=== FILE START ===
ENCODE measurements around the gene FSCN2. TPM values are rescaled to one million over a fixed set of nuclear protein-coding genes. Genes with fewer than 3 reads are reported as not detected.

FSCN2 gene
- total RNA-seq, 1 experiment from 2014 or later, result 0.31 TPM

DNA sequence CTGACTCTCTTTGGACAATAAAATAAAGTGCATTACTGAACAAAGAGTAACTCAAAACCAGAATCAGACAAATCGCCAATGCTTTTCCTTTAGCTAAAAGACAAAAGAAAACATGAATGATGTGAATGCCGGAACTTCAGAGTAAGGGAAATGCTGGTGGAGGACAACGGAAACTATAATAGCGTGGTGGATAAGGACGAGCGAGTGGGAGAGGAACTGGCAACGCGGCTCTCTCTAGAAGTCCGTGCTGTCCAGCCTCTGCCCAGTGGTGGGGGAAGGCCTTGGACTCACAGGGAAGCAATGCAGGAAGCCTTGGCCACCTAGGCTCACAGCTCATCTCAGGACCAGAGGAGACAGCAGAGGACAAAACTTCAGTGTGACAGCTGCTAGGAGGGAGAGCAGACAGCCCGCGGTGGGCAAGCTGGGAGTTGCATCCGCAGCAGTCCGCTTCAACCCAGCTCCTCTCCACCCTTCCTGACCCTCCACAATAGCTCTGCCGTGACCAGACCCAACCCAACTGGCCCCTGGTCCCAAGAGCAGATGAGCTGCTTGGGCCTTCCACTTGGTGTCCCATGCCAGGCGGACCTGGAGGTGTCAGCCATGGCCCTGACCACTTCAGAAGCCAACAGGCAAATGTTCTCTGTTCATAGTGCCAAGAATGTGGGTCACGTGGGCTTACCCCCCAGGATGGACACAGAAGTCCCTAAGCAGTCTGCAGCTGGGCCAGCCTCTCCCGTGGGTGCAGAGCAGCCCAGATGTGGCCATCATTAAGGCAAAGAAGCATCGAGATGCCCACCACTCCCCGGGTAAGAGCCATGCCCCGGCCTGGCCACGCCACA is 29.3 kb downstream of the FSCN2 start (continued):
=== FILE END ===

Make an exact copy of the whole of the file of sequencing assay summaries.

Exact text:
ENCODE measurements around the gene FSCN2. TPM values are rescaled to one million over a fixed set of nuclear protein-coding genes. Genes with fewer than 3 reads are reported as not detected.

FSCN2 gene
- total RNA-seq, 1 experiment from 2014 or later, result 0.31 TPM

DNA sequence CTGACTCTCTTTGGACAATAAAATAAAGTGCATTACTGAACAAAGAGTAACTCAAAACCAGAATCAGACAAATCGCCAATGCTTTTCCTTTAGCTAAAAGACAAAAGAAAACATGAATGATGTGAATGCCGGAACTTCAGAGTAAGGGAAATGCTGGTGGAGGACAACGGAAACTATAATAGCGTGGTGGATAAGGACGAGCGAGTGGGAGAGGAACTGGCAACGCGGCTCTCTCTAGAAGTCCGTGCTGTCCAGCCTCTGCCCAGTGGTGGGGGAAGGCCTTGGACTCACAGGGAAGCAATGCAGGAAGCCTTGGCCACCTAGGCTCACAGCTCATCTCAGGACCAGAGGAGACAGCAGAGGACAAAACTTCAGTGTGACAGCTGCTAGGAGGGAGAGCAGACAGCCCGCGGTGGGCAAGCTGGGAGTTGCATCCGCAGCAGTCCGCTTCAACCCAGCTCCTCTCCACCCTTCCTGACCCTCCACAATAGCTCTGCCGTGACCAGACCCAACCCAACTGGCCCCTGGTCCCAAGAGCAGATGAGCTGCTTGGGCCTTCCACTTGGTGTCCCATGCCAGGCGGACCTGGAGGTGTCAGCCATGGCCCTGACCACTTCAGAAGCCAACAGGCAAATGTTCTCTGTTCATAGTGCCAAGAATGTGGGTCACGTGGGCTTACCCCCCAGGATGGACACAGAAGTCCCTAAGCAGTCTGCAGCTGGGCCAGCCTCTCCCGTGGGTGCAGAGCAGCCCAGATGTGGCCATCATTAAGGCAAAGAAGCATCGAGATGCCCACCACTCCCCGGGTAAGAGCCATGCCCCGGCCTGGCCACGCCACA is 29.3 kb downstream of the FSCN2 start (continued):